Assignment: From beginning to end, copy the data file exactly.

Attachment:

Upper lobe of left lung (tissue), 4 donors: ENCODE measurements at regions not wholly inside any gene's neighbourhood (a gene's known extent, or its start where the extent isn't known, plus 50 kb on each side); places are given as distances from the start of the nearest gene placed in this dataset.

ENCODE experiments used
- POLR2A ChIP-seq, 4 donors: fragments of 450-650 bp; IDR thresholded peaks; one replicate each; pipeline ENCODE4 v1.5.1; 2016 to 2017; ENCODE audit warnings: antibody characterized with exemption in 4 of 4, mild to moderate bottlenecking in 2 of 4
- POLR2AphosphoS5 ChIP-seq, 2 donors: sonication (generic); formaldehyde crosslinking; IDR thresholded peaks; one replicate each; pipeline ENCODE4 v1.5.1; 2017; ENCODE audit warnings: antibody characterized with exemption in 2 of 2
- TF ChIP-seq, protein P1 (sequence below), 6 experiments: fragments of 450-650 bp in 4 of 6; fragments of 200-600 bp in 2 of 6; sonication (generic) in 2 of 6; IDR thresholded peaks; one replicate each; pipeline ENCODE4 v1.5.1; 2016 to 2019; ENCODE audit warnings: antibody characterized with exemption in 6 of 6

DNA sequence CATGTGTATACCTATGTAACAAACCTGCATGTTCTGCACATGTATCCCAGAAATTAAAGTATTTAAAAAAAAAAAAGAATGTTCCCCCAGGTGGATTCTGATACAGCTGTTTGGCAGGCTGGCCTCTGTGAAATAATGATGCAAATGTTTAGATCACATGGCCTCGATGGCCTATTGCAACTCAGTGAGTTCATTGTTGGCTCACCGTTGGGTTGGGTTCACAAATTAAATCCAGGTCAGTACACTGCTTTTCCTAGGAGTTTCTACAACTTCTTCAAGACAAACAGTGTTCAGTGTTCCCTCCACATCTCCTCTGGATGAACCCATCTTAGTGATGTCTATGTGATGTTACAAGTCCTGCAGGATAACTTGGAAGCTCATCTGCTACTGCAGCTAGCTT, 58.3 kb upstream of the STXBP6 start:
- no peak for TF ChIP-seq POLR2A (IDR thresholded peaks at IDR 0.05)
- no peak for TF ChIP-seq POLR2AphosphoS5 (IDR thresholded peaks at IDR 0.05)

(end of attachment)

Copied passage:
Upper lobe of left lung (tissue), 4 donors: ENCODE measurements at regions not wholly inside any gene's neighbourhood (a gene's known extent, or its start where the extent isn't known, plus 50 kb on each side); places are given as distances from the start of the nearest gene placed in this dataset.

ENCODE experiments used
- POLR2A ChIP-seq, 4 donors: fragments of 450-650 bp; IDR thresholded peaks; one replicate each; pipeline ENCODE4 v1.5.1; 2016 to 2017; ENCODE audit warnings: antibody characterized with exemption in 4 of 4, mild to moderate bottlenecking in 2 of 4
- POLR2AphosphoS5 ChIP-seq, 2 donors: sonication (generic); formaldehyde crosslinking; IDR thresholded peaks; one replicate each; pipeline ENCODE4 v1.5.1; 2017; ENCODE audit warnings: antibody characterized with exemption in 2 of 2
- TF ChIP-seq, protein P1 (sequence below), 6 experiments: fragments of 450-650 bp in 4 of 6; fragments of 200-600 bp in 2 of 6; sonication (generic) in 2 of 6; IDR thresholded peaks; one replicate each; pipeline ENCODE4 v1.5.1; 2016 to 2019; ENCODE audit warnings: antibody characterized with exemption in 6 of 6

DNA sequence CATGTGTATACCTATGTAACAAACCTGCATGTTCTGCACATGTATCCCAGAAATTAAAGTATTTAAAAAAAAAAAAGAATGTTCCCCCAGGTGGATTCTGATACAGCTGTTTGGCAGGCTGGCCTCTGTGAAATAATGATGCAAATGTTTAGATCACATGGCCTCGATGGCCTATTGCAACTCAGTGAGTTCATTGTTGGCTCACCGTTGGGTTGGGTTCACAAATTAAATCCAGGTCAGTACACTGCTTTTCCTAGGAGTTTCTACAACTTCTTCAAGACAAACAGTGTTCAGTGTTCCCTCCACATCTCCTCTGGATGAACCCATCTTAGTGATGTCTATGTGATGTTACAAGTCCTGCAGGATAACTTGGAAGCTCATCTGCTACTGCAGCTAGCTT, 58.3 kb upstream of the STXBP6 start:
- no peak for TF ChIP-seq POLR2A (IDR thresholded peaks at IDR 0.05)
- no peak for TF ChIP-seq POLR2AphosphoS5 (IDR thresholded peaks at IDR 0.05)